PTI commemorative baseball bottleContainers have already been produced for promotional events. For example, a ball-shaped bottle was used by Ohio Wesleyan University to help commemorate the signing of baseball legend Jackie Robinson to the Brooklyn Dodgers by Branch Rickey (OWU '04). Now Emergent and PTI are bringing the Smiler to the attention of mainstream brand owners aiming to tap into the on-the-go market.

From Concept to Reality

According to Momany, "We used 3D modeling to design a number of physical prototypes in order to optimize the design. The prototypes also helped Bill Weber. When he is trying to sell a new idea into the market, having something people can hold in their hands is really important. We also provided him with renderings that indicated how this concept could potentially evolve to meet a wide variety of customer requirements."

It took over a year to bring the container to its present stage of development. PTI designers investigated both the container itself and the blow molding process used to manufacture the product. As they had anticipated, the base cavity design was the biggest stumbling block. Early in the process, the depth of the base cavity caused the bottle to hang up in the mold.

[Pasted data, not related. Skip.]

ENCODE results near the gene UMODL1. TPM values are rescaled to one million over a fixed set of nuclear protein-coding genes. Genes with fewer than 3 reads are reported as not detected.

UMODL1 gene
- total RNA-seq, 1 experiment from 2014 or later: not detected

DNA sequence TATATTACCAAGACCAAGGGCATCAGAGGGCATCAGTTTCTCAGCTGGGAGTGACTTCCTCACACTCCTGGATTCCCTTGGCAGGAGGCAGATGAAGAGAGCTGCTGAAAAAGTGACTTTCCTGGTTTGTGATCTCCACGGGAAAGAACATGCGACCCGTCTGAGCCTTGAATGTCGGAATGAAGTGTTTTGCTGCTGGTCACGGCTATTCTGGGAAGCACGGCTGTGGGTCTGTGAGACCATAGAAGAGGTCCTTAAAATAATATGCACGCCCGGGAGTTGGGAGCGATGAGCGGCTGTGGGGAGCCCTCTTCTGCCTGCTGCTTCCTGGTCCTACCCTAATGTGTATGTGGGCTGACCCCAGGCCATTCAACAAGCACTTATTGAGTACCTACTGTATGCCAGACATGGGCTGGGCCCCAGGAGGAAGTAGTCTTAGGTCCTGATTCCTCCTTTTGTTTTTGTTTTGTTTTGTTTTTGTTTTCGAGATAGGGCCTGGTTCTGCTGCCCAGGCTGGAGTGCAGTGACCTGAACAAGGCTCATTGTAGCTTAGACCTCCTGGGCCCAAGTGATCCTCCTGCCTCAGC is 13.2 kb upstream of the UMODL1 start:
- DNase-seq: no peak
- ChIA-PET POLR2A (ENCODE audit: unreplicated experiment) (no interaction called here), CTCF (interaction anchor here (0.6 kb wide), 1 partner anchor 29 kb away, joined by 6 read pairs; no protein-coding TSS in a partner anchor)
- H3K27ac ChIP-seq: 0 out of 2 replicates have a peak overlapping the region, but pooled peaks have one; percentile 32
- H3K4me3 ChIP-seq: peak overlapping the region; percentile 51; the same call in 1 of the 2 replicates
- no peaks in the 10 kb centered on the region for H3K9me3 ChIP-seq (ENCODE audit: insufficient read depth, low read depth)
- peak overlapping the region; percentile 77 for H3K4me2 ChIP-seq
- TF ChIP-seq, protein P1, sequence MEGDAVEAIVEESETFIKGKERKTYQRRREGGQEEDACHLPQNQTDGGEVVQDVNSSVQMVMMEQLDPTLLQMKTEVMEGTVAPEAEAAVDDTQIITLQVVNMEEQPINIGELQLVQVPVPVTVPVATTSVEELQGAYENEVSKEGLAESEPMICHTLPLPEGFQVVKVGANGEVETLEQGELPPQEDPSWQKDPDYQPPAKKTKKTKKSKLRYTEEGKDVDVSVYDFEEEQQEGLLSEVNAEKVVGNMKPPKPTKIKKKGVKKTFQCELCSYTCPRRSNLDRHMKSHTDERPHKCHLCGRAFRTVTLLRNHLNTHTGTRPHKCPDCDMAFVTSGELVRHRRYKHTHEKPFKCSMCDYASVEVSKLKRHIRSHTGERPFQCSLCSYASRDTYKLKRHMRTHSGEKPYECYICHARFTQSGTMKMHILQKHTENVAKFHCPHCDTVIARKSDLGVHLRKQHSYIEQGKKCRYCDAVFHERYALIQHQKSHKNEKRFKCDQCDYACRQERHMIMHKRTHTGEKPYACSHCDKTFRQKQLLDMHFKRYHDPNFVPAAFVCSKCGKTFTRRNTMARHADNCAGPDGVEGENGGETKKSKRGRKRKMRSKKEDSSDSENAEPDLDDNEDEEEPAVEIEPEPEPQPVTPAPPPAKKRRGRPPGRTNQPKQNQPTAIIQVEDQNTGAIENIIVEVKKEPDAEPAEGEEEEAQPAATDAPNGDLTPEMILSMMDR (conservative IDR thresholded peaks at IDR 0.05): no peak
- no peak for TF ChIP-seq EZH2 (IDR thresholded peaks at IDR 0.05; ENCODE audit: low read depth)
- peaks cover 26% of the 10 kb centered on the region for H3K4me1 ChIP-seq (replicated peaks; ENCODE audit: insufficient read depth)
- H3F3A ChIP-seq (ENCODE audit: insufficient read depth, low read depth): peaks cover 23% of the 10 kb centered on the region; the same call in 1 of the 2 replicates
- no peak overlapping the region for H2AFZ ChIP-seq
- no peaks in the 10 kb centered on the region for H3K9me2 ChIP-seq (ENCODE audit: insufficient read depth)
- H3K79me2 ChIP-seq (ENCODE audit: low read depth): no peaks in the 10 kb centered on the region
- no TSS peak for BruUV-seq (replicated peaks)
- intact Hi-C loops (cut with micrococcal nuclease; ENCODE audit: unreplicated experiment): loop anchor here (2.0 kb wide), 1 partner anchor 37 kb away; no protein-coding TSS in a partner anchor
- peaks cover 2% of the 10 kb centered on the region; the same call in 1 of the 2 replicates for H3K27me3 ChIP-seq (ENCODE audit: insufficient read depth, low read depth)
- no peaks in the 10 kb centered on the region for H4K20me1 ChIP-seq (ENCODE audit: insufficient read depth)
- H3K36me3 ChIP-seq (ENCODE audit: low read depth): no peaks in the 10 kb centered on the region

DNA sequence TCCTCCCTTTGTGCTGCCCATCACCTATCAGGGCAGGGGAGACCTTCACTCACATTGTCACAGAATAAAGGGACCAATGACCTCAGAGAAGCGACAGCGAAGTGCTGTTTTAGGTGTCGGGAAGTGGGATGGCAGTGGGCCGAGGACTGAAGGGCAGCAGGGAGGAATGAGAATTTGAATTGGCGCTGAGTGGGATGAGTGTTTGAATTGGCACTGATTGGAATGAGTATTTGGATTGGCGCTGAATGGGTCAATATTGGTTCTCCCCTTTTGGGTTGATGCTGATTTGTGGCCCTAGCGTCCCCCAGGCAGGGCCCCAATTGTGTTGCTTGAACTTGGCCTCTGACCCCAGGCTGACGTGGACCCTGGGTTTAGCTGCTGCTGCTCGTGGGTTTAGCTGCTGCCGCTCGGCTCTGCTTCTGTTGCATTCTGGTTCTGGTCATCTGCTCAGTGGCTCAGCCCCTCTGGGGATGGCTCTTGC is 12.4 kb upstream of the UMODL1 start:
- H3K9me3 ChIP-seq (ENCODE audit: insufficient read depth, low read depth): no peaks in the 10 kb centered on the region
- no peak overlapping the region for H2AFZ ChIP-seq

Working with the PET materials also presented its share of challenges. "This is a tough geometry," Momany says. "Early on we had to establish a set of guidelines based on the geometries involved — for example, how deep the cavity can be, how big the package has to be around the base cavity, and how thin we can make the container walls and still retain structural integrity."

The next step is to start working with customers lined up by Emergent. "Some of the food manufacturers will want the beverage container shaped like their existing product with the addition of the cavity underneath the bottle," she continues. "That's when we will use finite element analysis (FEA) software running on our high-end in-house workstation to try out a number of models in virtual space and create an optimized design."

Modeling and simulation for design optimization is just one of the ways that high performance computing (HPC) is leveraged at PTI. "HPC is part of every development we do," says Momany. "This includes simulating the blow molding process as well as every other step in the product lifecycle process — from the product's conception to its delivery to the customer."